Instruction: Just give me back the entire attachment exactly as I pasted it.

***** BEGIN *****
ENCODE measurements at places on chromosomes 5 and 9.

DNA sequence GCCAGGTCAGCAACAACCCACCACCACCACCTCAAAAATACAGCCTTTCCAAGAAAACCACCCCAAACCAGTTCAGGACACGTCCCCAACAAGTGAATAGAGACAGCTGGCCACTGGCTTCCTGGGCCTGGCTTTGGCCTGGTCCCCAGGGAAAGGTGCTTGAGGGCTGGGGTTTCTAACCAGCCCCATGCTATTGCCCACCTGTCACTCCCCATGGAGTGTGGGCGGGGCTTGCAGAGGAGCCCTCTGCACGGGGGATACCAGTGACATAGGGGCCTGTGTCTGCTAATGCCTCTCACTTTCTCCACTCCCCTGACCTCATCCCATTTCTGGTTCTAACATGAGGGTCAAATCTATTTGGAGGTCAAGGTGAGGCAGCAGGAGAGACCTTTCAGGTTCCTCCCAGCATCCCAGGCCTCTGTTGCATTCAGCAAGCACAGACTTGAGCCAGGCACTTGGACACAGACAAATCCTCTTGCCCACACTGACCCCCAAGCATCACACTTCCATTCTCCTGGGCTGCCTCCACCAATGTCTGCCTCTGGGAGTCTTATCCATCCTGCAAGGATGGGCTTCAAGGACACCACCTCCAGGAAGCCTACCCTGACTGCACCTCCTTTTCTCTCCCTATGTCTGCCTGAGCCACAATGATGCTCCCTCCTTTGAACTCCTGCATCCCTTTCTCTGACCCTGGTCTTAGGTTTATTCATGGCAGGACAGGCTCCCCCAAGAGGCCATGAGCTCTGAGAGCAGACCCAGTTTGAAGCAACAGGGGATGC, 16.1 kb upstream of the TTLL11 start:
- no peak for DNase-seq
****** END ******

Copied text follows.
ENCODE measurements at places on chromosomes 5 and 9.

DNA sequence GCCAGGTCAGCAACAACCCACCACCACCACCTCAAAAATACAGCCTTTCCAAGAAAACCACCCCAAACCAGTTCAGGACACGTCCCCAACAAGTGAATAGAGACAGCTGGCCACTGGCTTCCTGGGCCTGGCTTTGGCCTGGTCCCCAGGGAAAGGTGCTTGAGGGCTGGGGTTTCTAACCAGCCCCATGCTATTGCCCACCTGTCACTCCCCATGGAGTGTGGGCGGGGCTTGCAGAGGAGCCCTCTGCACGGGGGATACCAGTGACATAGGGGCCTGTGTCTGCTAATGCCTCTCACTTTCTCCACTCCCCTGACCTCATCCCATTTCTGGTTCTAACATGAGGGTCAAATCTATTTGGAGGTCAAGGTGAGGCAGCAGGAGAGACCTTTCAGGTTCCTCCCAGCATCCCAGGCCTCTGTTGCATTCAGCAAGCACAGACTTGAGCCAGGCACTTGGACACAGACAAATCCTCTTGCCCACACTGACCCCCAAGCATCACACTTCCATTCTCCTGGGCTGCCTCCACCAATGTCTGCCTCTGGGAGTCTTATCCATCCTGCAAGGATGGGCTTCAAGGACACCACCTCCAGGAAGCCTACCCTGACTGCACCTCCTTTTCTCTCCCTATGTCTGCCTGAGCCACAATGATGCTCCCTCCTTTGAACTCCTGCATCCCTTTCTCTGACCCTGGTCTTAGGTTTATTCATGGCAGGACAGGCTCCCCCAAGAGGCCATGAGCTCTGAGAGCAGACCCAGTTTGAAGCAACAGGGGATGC, 16.1 kb upstream of the TTLL11 start:
- no peak for DNase-seq